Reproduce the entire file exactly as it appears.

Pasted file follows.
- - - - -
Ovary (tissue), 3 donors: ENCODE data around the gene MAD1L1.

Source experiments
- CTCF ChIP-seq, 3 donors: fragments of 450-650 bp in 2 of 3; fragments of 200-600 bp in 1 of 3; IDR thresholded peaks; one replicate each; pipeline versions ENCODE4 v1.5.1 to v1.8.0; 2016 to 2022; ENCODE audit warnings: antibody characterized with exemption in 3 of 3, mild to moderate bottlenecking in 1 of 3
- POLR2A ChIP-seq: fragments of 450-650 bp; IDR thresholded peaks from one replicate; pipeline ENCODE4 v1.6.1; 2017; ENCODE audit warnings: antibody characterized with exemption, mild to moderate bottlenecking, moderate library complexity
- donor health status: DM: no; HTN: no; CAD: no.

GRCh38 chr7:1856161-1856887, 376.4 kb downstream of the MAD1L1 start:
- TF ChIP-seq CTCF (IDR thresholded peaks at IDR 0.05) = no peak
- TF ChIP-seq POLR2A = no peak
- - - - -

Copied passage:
Ovary (tissue), 3 donors: ENCODE data around the gene MAD1L1.

Source experiments
- CTCF ChIP-seq, 3 donors: fragments of 450-650 bp in 2 of 3; fragments of 200-600 bp in 1 of 3; IDR thresholded peaks; one replicate each; pipeline versions ENCODE4 v1.5.1 to v1.8.0; 2016 to 2022; ENCODE audit warnings: antibody characterized with exemption in 3 of 3, mild to moderate bottlenecking in 1 of 3
- POLR2A ChIP-seq: fragments of 450-650 bp; IDR thresholded peaks from one replicate; pipeline ENCODE4 v1.6.1; 2017; ENCODE audit warnings: antibody characterized with exemption, mild to moderate bottlenecking, moderate library complexity
- donor health status: DM: no; HTN: no; CAD: no.

GRCh38 chr7:1856161-1856887, 376.4 kb downstream of the MAD1L1 start:
- TF ChIP-seq CTCF (IDR thresholded peaks at IDR 0.05) = no peak
- TF ChIP-seq POLR2A = no peak